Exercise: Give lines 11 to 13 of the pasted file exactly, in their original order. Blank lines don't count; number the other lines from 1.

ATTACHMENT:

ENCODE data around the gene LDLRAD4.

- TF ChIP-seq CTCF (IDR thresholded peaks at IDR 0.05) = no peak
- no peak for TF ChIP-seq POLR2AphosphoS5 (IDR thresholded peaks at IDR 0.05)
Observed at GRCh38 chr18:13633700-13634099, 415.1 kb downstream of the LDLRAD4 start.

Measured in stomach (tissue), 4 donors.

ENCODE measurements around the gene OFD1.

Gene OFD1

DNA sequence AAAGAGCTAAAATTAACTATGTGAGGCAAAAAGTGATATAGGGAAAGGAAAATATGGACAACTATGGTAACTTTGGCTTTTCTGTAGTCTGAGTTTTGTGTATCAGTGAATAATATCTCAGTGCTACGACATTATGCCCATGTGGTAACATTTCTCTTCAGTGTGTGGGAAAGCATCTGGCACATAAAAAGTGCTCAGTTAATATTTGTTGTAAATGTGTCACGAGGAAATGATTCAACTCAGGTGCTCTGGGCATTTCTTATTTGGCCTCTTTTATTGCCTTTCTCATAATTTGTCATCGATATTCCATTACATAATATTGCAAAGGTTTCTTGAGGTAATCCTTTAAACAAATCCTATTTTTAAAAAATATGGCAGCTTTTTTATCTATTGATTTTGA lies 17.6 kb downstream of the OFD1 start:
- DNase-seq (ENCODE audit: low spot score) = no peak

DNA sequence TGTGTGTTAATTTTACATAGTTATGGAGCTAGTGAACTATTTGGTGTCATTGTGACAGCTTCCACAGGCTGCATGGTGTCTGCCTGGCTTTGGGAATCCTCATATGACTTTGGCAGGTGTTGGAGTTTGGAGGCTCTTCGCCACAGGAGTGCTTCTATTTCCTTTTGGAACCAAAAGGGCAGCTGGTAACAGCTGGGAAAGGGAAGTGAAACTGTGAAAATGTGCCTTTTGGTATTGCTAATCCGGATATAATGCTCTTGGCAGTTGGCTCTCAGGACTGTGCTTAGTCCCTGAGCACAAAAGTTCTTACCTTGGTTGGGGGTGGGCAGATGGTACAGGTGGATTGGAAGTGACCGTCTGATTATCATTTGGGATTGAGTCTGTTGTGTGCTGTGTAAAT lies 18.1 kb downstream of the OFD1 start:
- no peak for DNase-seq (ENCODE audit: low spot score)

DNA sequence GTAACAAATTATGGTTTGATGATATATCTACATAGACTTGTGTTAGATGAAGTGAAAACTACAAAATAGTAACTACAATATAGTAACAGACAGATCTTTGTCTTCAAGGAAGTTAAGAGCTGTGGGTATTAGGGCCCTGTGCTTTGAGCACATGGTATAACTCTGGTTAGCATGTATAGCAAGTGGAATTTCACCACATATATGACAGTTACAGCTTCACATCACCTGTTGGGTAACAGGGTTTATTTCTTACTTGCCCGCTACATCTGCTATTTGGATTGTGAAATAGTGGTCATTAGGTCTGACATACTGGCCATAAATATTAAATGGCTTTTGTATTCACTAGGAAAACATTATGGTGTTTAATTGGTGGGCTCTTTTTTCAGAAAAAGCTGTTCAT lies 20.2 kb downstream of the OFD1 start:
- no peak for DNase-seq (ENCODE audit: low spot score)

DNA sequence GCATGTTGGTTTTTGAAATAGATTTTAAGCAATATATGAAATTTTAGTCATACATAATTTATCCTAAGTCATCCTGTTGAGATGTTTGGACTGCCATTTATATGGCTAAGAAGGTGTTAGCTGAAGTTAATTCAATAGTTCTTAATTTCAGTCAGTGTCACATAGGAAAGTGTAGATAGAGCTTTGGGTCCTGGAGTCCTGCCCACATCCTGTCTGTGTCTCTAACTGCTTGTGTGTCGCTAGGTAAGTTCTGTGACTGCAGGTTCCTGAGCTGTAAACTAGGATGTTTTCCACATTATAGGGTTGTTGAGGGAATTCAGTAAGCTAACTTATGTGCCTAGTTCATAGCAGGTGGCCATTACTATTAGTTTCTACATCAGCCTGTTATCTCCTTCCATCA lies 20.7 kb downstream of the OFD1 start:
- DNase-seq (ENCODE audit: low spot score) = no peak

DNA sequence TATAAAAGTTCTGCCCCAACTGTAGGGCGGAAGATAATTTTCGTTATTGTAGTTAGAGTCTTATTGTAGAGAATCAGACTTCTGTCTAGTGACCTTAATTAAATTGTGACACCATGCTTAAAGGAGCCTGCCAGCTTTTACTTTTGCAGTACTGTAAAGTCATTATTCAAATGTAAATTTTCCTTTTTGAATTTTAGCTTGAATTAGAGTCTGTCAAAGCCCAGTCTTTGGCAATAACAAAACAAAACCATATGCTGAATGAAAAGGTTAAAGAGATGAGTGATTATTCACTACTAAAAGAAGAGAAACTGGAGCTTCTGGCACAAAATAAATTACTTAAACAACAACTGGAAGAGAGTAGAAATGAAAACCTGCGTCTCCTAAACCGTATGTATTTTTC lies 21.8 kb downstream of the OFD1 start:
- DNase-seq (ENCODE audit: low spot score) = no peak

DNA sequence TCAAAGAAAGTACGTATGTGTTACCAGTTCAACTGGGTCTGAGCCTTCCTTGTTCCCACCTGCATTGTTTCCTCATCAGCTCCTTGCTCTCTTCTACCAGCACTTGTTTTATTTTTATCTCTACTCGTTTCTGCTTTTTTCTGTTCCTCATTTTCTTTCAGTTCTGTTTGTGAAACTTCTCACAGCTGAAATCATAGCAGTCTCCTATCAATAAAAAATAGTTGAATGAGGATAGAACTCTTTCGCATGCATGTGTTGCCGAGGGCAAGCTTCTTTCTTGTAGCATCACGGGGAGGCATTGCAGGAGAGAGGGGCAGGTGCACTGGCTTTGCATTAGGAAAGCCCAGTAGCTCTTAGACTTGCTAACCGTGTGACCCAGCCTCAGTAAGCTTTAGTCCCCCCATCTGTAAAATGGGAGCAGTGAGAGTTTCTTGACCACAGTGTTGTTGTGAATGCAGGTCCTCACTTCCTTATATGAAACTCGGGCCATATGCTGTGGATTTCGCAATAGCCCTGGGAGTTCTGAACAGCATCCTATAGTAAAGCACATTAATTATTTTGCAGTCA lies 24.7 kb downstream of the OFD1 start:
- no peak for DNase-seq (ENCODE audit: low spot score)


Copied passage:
- no peak for DNase-seq (ENCODE audit: low spot score)

DNA sequence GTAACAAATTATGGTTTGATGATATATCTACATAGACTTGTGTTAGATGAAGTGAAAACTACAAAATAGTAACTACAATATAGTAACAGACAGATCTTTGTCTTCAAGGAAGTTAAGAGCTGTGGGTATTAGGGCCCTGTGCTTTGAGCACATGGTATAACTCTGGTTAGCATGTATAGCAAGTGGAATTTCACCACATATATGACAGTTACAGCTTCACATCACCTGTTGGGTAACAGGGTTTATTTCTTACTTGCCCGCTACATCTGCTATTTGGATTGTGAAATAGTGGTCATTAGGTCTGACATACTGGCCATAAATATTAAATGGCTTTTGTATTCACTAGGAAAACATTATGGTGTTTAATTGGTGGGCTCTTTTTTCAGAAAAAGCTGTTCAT lies 20.2 kb downstream of the OFD1 start:
- no peak for DNase-seq (ENCODE audit: low spot score)